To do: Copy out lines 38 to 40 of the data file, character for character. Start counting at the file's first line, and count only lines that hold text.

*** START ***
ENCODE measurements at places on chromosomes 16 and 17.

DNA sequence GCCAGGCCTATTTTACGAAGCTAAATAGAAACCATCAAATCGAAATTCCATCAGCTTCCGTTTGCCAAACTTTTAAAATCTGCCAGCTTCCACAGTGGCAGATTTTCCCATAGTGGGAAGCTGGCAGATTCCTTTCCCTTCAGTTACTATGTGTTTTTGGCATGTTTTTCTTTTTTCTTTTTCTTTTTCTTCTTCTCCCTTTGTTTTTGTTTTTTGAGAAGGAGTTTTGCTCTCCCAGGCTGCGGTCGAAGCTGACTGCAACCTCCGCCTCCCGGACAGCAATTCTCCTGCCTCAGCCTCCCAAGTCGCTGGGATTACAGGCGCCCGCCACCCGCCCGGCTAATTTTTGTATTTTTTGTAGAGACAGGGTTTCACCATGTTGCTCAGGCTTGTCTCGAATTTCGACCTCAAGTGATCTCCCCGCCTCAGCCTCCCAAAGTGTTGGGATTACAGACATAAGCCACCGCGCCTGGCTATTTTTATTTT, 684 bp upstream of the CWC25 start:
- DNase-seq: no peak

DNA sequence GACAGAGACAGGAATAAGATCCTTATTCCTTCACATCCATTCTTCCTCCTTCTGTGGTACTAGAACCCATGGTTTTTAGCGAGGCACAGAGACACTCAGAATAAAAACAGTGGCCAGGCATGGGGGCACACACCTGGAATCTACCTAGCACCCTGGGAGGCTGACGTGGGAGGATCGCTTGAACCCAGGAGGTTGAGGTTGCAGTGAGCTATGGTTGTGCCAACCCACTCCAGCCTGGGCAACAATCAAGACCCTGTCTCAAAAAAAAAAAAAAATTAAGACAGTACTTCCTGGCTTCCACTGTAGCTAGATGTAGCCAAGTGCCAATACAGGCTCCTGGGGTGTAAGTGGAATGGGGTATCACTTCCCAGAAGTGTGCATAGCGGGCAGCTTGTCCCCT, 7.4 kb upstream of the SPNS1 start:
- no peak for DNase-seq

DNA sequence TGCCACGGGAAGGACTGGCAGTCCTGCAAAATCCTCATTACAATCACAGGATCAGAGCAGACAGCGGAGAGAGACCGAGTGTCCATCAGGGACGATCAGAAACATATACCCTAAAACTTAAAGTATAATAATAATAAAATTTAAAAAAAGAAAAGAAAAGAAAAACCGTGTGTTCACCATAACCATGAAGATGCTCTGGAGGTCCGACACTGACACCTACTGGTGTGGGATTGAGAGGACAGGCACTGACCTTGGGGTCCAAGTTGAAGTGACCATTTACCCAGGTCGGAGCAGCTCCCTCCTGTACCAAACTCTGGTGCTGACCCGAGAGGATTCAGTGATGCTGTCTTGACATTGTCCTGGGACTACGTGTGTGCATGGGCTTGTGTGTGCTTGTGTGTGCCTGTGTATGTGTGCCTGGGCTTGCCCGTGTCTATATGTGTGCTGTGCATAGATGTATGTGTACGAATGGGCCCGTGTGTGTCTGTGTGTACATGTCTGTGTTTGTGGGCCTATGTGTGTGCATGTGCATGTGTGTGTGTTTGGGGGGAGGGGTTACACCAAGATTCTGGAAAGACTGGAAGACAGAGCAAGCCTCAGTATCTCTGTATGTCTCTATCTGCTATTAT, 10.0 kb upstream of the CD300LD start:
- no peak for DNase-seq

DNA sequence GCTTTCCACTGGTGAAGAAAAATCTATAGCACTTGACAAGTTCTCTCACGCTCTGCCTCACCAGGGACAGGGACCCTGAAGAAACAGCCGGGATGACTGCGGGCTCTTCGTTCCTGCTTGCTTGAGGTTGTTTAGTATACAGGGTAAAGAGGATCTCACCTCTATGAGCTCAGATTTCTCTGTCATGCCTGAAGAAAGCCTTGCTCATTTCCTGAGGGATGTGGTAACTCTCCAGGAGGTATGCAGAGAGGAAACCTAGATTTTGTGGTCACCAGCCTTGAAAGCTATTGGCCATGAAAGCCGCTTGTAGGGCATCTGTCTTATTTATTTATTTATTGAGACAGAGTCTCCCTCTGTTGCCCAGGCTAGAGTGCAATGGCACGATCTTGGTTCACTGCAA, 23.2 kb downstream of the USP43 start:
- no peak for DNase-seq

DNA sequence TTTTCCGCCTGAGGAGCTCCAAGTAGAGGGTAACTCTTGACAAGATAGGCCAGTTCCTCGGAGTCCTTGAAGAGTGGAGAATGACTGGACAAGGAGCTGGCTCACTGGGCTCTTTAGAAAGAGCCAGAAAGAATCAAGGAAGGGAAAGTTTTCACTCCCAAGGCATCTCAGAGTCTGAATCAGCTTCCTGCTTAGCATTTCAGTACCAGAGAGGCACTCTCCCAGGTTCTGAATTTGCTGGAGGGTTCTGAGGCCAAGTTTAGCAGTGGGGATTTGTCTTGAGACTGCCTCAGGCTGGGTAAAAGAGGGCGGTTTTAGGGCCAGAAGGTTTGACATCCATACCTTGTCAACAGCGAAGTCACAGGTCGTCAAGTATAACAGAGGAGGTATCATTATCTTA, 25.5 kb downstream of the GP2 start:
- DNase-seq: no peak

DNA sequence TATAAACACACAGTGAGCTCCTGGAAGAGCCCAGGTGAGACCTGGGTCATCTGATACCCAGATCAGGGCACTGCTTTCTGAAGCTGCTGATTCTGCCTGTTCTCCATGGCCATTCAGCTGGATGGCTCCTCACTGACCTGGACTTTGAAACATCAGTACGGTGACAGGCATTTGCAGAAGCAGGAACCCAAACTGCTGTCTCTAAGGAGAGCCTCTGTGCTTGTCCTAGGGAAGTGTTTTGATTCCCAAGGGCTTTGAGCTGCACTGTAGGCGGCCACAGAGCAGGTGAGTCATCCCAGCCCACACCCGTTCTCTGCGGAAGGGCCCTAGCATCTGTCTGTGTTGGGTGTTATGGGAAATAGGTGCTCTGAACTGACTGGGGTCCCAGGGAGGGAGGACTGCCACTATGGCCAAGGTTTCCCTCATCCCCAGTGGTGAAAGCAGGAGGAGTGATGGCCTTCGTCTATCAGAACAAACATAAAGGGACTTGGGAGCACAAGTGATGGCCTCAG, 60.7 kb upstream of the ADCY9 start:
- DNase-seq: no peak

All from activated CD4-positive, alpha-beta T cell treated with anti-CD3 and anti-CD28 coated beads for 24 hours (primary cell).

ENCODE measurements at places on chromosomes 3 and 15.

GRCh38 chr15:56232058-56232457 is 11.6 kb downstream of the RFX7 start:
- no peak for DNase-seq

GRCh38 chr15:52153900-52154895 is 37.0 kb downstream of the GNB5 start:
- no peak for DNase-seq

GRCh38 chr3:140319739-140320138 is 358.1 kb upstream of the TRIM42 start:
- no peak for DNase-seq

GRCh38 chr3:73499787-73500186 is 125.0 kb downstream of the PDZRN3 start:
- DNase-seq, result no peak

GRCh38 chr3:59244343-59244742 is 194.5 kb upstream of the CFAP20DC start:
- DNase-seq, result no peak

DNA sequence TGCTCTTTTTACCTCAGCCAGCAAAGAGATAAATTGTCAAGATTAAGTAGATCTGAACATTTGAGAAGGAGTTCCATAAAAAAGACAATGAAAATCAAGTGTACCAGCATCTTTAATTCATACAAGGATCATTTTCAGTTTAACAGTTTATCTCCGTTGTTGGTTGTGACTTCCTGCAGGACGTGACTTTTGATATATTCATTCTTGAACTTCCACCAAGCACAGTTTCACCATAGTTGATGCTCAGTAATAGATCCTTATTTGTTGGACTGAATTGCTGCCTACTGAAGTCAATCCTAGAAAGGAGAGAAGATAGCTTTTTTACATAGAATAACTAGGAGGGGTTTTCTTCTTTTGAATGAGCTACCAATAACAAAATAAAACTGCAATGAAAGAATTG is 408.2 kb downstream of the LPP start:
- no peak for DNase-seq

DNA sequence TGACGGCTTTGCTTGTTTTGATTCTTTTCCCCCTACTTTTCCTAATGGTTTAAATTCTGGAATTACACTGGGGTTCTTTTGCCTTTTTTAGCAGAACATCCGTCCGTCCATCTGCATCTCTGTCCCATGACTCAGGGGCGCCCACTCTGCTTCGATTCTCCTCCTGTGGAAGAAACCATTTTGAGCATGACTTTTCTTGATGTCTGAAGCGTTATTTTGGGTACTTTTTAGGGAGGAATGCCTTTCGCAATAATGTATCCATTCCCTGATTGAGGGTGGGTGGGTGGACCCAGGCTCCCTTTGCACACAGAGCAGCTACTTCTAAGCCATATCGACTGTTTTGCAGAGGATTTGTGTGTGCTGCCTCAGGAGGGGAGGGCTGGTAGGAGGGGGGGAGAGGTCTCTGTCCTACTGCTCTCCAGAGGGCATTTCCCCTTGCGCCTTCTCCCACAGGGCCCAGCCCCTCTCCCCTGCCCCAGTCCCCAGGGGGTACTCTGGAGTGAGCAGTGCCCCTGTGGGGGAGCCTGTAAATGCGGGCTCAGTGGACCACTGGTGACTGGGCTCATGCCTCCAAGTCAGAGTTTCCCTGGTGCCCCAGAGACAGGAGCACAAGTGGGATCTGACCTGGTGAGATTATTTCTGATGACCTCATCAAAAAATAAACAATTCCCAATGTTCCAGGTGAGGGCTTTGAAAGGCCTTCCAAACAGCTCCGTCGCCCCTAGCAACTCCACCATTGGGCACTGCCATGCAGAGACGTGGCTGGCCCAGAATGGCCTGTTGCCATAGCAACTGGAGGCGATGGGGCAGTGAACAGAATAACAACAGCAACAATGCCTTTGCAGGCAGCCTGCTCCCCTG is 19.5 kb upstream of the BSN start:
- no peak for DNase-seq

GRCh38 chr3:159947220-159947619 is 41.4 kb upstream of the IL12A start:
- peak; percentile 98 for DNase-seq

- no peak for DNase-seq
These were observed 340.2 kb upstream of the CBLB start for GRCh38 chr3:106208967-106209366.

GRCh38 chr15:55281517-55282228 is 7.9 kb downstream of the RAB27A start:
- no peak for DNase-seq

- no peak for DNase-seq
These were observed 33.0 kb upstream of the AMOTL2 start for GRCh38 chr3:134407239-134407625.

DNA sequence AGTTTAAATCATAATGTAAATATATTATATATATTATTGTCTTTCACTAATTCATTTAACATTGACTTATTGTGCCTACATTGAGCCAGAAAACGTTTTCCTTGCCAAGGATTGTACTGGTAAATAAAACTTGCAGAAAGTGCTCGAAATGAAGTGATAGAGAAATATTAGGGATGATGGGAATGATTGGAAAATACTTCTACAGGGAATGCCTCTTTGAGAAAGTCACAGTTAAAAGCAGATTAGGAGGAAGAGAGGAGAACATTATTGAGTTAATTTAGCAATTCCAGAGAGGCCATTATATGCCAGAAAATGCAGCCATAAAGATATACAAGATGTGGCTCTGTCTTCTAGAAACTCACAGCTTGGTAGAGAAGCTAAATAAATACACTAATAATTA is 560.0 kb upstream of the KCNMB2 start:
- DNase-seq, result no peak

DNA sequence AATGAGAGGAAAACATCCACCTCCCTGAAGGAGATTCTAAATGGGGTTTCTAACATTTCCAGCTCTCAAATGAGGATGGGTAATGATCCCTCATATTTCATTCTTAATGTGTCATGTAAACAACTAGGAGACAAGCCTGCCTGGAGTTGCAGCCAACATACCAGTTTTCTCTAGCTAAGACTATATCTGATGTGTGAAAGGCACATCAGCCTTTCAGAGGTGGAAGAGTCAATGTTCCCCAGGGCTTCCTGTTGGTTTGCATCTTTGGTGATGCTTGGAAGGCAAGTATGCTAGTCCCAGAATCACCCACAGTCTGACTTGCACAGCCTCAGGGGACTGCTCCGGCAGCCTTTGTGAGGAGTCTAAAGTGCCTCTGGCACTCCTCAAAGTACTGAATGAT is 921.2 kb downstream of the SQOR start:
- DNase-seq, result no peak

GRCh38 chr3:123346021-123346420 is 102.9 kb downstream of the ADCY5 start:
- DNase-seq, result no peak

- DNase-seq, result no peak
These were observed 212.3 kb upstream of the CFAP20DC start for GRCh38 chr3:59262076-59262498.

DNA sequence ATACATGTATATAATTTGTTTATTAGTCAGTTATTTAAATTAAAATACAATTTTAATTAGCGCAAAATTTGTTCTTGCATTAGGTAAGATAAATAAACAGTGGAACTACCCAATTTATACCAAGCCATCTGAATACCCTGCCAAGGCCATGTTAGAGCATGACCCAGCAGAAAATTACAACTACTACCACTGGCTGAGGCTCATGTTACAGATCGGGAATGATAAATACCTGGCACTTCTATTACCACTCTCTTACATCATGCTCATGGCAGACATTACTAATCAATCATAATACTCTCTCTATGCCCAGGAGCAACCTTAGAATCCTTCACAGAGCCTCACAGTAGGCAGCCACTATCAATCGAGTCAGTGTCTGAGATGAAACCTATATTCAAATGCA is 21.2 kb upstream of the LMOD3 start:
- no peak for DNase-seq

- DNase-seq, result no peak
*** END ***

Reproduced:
DNA sequence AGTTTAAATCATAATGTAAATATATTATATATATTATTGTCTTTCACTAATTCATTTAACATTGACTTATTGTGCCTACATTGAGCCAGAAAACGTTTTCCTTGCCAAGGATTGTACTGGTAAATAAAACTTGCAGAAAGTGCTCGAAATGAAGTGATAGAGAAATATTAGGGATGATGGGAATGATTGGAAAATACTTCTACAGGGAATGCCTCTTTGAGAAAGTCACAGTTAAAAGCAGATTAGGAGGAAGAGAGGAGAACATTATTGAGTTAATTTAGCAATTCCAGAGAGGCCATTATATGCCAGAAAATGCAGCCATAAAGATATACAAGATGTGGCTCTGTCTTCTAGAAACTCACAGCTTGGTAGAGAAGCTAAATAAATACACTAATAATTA is 560.0 kb upstream of the KCNMB2 start:
- DNase-seq, result no peak

DNA sequence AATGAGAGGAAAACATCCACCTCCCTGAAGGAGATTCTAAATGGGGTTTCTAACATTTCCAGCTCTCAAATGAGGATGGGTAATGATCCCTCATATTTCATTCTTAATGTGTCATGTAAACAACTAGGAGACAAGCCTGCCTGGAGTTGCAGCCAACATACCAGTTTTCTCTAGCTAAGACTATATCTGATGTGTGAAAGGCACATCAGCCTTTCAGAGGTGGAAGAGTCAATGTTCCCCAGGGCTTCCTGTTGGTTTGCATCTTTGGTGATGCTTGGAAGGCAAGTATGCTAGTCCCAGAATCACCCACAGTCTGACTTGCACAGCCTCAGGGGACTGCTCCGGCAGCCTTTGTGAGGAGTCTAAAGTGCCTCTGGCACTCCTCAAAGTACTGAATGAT is 921.2 kb downstream of the SQOR start: